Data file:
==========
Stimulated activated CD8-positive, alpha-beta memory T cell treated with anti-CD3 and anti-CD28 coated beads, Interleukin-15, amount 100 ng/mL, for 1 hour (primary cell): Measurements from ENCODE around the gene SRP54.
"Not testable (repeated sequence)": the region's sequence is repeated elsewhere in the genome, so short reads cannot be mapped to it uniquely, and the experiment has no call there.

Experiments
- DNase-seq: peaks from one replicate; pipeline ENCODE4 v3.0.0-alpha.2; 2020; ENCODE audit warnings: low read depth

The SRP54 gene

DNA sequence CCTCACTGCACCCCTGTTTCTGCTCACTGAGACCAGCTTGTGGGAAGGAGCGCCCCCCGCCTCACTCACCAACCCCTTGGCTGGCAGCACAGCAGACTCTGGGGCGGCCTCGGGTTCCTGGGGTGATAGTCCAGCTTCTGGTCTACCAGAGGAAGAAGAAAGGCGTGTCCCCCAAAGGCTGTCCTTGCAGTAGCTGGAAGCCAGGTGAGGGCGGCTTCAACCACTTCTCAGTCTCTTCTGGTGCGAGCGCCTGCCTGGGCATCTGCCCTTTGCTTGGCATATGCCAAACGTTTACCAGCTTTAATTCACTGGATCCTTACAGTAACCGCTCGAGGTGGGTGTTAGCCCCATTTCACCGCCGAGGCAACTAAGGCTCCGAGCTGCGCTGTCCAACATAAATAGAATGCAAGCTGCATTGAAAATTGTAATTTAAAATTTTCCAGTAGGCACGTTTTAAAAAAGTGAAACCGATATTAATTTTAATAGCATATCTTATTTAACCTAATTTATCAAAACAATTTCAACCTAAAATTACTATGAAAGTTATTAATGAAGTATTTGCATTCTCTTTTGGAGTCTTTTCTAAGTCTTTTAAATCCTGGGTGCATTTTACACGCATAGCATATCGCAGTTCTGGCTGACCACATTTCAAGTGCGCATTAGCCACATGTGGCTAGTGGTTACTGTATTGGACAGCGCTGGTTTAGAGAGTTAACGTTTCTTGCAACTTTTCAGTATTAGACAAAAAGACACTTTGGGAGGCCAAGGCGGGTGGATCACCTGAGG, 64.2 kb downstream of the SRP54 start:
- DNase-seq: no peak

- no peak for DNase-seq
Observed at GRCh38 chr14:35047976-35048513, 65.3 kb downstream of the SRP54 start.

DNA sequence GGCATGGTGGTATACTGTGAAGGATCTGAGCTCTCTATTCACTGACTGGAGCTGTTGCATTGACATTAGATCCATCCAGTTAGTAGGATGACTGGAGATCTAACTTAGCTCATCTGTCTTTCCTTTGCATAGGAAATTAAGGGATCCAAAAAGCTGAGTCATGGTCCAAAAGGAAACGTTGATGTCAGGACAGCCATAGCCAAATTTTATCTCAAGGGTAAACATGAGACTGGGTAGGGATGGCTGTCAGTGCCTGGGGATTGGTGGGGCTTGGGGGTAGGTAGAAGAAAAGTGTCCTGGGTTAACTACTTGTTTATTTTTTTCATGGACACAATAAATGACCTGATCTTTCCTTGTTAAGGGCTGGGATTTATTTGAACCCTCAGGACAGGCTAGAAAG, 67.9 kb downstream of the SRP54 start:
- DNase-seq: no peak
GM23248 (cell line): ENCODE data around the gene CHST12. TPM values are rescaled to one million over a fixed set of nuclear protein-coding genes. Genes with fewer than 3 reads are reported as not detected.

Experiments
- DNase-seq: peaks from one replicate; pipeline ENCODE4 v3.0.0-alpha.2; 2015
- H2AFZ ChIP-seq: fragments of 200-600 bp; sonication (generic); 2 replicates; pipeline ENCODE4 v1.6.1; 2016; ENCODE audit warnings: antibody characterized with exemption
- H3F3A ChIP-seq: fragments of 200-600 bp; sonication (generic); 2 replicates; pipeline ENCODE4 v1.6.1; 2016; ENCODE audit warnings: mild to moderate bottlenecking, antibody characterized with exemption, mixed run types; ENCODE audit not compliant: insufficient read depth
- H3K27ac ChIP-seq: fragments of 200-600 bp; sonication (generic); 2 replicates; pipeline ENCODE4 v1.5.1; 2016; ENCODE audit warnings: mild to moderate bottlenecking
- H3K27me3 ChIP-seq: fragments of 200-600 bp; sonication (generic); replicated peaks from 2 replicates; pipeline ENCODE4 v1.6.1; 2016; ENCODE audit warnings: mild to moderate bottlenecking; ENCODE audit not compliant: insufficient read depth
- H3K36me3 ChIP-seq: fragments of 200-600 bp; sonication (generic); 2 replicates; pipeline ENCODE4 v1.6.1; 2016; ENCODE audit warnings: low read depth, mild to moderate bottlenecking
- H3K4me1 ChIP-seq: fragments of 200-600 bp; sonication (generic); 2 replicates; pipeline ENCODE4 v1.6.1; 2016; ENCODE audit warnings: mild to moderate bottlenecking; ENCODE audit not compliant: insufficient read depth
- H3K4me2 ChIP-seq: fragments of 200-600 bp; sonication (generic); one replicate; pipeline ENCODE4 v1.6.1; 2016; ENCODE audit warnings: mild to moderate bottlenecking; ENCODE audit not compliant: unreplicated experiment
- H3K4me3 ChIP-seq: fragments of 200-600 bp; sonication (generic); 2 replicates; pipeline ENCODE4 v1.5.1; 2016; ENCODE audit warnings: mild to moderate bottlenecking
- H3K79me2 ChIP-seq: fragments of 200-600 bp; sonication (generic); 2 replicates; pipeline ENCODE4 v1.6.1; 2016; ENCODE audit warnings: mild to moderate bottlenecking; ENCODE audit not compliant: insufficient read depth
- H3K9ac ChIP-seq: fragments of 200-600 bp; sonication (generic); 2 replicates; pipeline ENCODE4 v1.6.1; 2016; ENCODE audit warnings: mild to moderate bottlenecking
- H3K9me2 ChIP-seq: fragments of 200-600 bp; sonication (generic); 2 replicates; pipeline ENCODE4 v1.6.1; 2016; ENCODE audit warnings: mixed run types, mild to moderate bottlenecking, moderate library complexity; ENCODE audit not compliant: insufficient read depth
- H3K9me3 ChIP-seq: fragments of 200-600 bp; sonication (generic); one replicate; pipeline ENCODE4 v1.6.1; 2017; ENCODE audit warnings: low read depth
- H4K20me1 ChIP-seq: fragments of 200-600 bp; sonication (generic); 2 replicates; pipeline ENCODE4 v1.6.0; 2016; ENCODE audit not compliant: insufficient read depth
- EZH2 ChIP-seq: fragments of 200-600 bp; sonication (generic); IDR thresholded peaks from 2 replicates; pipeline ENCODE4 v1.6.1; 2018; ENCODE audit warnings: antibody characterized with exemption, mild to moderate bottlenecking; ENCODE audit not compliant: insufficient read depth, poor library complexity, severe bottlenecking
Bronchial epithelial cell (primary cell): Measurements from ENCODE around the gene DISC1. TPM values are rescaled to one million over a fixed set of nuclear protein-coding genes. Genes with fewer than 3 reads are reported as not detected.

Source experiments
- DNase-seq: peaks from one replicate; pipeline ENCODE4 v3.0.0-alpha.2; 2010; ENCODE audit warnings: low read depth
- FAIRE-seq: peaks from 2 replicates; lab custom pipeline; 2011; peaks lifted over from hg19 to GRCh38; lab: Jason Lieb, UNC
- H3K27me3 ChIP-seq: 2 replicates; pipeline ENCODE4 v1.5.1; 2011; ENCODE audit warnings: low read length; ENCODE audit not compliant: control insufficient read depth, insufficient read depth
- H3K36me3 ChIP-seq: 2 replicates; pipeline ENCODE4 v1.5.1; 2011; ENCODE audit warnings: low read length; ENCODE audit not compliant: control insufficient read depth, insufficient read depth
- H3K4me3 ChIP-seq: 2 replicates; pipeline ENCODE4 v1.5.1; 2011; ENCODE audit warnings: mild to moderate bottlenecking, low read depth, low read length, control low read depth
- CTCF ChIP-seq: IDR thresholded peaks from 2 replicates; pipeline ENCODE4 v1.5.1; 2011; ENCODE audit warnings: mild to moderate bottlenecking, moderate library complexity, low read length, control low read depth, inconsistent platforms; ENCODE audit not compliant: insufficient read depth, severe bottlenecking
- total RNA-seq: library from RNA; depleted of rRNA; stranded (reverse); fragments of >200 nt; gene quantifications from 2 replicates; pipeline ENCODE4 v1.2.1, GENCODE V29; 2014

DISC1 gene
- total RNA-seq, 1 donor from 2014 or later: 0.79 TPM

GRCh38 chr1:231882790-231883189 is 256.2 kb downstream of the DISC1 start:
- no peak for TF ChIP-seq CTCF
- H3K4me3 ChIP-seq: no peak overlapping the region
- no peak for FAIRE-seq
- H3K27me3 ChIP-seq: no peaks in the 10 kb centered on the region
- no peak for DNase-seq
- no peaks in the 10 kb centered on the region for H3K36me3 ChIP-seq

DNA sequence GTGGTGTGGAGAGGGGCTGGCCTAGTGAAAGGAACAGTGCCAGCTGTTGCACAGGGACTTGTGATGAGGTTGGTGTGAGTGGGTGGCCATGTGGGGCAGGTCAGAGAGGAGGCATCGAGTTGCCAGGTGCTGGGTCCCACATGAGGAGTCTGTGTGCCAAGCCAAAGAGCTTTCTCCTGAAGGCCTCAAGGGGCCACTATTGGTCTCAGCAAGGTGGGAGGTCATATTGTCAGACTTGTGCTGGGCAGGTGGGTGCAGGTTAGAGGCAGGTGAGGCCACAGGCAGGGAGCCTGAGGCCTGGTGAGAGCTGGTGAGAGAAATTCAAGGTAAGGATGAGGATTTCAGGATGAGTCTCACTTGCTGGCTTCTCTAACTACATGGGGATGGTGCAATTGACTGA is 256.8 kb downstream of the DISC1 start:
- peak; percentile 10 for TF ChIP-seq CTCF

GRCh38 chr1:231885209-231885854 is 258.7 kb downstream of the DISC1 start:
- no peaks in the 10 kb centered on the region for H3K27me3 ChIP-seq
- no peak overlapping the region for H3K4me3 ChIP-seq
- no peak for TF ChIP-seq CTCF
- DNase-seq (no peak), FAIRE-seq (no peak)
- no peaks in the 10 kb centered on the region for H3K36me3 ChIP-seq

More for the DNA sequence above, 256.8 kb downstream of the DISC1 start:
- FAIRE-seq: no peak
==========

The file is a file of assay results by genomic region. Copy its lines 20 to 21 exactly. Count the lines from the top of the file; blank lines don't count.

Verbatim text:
- H3K4me1 ChIP-seq: fragments of 200-600 bp; sonication (generic); 2 replicates; pipeline ENCODE4 v1.6.1; 2016; ENCODE audit warnings: mild to moderate bottlenecking; ENCODE audit not compliant: insufficient read depth
- H3K4me2 ChIP-seq: fragments of 200-600 bp; sonication (generic); one replicate; pipeline ENCODE4 v1.6.1; 2016; ENCODE audit warnings: mild to moderate bottlenecking; ENCODE audit not compliant: unreplicated experiment